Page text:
Another to forward from this out-of-ISP-contact and highly appalled
CASer. Let me know if this forwarding is becoming a burden! Much
The Gun Seen Round The World
A federal agent retrieves Elian Gonzalez Saturday from his great-uncle's
Miami home. (Reuters)
By Stephen Hunter
Washington Post Staff Writer
Monday, April 24, 2000; Page C01
It is one of the most disturbing images of the year: a burly federal
officer, helmeted, goggled, wearing a flak jacket, battle fatigues and
shooter's gloves designed to protect the hand but permit the
prehensility of the trigger finger, confronting a screaming child and
the man who protects him.
And, of course, he has a gun.
The officer, wearing a Border Patrol patch on his vest, is holding it
one-handed by the pistol grip, his naked shooting finger indexed over
the trigger guard, the butt stock unanchored in the cup of his shoulder.
The gun looks terrifying, as it is designed to look: a black,
plastic-shrouded apparition with a bleak little snout, a curved
ammunition magazine containing 32 rounds of what are almost certainly
hollow-points, a strange bulge forward under the muzzle, which is but 15
inches from Elian Gonzalez and Donato Dalrymple.
What gun is this? Where are we now?
The gun is a German-manufactured submachine gun that goes under the
designation MP-5, a short-barreled 9mm weapon that has been famous in
action and movies since May 1980, when British SAS troopers armed with
it successfully assaulted the Iranian embassy in London, killing all but
one of the terrorists who had commandeered the building and murdered a
It is currently issued to almost all Western elite military units,
civilian SWAT and hostage rescue teams, and movie stars heroically
fighting international evil. Bruce Willis used it in the "Die Hard"
movies; James Bond has used it. The Baltimore County SWAT team used it
against Joseph Palczynski, hitting him 27 times in 42 attempts in about
three seconds. It was seen in the hands of a bearded FBI agent guarding
Tim McVeigh during his trial.
As the M-16 became the symbol of the Vietnam era, the MP-5, manufactured
by Heckler & Koch, of Oberndorf, Germany, has become the symbol of our
nervous postwar environment. It represents the condition our condition
is in, where highly trained units may have to act with surgical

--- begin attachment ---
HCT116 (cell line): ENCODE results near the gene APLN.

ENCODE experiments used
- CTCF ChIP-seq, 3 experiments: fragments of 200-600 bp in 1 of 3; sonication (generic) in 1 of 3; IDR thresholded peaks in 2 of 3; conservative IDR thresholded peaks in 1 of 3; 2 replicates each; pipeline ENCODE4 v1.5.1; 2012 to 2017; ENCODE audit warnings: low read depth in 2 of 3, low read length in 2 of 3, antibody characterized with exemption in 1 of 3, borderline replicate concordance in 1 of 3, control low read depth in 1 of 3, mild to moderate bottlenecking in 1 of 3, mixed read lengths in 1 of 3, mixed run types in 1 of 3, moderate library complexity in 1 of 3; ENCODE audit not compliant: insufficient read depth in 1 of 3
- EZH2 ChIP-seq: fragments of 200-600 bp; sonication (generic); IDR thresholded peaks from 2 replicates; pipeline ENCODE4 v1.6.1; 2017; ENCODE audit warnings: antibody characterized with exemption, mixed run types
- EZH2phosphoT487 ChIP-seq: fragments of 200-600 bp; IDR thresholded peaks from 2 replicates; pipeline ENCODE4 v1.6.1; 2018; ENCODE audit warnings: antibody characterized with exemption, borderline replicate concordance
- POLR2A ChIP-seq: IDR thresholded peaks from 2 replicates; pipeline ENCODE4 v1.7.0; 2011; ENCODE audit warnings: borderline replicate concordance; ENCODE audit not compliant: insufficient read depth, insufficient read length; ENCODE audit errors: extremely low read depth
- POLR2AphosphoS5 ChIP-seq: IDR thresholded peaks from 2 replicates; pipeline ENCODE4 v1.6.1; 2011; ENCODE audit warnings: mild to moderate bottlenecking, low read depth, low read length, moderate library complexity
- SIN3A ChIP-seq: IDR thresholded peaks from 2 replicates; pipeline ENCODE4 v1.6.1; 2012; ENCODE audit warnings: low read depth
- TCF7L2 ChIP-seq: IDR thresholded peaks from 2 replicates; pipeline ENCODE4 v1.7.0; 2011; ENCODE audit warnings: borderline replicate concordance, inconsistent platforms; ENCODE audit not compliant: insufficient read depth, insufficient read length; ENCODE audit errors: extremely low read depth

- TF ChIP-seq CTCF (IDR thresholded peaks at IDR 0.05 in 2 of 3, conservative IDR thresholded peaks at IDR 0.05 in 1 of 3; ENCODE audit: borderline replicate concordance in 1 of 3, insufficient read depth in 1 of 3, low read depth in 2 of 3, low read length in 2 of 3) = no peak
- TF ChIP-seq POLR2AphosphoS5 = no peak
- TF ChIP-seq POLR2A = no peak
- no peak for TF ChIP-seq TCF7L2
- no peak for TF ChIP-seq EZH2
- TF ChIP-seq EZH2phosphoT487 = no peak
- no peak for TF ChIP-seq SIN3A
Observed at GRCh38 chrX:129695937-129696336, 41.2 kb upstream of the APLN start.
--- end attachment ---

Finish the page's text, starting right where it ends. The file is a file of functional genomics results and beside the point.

precision against heavily armed opponents in highly volatile
"Operators," as SWAT officers and commandos style themselves, love it
because it is light, easy to manipulate in tight spaces, rugged and
reliable. It can fire thousands of rounds without so much as a burp. It
is easy to maintain once its few secrets have been mastered. It is also
It can be fitted with suppressors (the movies call them silencers),
shortened, lightened, mounted with a telescopic sight or an infrared one
for night operations, given a folding or collapsing stock, chambered in
more powerful calibers, hidden in a briefcase, hung invisibly in a
harness under a suit coat, configured to fire single shots, shoot two or
three-round bursts, or rip off an entire magazine in three seconds.
One of the more popular stylings is apparent on the gun in the
photograph. That bulge at the end of the muzzle is actually a flashlight
housing, in which nestles the state-of-the-art device in tactical
illumination, the Sure-Fire flashlight. Fashion dominates the tactical
world as it dominates any world, and in the past few years illumination
technology has become all the rage, under the principle that most
lethal-force encounters take place in low light, and so the operator who
can see his target--and know that if his target is illuminated, his
weapon is correctly aimed--has the advantage.
For the record, the gun is 26 inches long, with an 8.85-inch barrel. It
weighs 5.5 pounds and fires at a cyclic rate of 600 rounds per minute,
which means not that you could shoot it 600 times in a minute but that
if you had a magazine that contained 600 rounds, it would take a minute
to fire it.
MP-5s are not issued to troops or police officers routinely; they have
specific tactical uses. They are frequently used as statements of
intimidation to ensure crowd control or to dissuade aggressive action.
In this way, they represent the principle that the weapon brandished is
the weapon used, even if an actual act of firing is never consummated.